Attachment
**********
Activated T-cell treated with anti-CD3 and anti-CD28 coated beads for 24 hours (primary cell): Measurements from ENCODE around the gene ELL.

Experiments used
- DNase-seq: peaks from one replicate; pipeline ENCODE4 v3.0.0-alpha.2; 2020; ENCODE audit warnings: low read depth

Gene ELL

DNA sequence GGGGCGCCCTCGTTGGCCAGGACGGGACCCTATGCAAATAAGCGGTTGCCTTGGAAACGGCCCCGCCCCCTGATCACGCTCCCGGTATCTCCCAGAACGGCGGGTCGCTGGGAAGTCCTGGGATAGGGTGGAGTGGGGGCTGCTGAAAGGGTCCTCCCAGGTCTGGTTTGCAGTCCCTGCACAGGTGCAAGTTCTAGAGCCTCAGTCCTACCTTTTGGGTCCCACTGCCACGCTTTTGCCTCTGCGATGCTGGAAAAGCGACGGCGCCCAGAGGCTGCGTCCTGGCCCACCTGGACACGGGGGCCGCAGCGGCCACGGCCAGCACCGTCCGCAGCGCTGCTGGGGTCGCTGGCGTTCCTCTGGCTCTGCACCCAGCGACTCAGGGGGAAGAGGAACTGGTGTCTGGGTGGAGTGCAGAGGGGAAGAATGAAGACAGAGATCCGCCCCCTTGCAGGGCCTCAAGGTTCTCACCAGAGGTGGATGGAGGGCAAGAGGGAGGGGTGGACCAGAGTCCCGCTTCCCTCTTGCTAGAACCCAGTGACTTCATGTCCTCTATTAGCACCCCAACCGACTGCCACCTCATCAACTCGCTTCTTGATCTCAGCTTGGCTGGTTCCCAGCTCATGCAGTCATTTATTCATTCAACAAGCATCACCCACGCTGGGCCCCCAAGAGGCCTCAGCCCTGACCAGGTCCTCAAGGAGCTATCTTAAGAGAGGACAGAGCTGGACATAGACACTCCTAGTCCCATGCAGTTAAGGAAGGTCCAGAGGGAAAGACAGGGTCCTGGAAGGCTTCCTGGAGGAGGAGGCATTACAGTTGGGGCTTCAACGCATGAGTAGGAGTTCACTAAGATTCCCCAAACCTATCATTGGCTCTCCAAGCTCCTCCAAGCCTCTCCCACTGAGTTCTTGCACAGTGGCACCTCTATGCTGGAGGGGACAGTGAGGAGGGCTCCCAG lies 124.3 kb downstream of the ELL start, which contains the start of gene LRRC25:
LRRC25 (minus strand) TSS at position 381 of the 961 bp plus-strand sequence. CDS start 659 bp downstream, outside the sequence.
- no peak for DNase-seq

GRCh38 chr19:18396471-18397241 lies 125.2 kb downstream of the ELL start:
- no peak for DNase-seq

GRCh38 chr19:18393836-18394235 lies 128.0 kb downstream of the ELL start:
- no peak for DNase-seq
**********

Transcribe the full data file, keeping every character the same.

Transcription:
Activated T-cell treated with anti-CD3 and anti-CD28 coated beads for 24 hours (primary cell): Measurements from ENCODE around the gene ELL.

Experiments used
- DNase-seq: peaks from one replicate; pipeline ENCODE4 v3.0.0-alpha.2; 2020; ENCODE audit warnings: low read depth

Gene ELL

DNA sequence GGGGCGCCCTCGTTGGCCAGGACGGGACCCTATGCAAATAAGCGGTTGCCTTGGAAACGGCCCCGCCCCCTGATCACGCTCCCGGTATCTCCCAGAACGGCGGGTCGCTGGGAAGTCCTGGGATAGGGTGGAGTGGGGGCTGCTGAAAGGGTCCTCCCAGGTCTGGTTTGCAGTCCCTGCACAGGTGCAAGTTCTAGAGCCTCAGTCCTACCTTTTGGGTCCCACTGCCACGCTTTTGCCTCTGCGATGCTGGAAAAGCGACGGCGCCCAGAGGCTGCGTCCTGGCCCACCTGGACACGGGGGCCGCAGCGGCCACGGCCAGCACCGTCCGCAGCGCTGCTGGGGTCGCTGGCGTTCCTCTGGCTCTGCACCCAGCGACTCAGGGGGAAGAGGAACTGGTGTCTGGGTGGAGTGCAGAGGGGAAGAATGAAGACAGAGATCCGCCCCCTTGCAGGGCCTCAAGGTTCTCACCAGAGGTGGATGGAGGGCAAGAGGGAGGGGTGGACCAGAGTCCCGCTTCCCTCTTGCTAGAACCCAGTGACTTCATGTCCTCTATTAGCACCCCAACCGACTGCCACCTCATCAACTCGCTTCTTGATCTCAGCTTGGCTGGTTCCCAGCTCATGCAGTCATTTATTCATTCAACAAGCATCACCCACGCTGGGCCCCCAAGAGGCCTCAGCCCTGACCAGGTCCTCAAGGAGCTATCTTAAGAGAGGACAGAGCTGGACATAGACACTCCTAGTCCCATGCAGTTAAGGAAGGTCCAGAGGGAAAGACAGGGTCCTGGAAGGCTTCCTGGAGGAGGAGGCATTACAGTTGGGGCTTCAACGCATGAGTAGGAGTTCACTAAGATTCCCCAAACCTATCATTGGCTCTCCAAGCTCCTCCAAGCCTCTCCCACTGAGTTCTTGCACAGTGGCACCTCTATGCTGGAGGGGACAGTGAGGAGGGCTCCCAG lies 124.3 kb downstream of the ELL start, which contains the start of gene LRRC25:
LRRC25 (minus strand) TSS at position 381 of the 961 bp plus-strand sequence. CDS start 659 bp downstream, outside the sequence.
- no peak for DNase-seq

GRCh38 chr19:18396471-18397241 lies 125.2 kb downstream of the ELL start:
- no peak for DNase-seq

GRCh38 chr19:18393836-18394235 lies 128.0 kb downstream of the ELL start:
- no peak for DNase-seq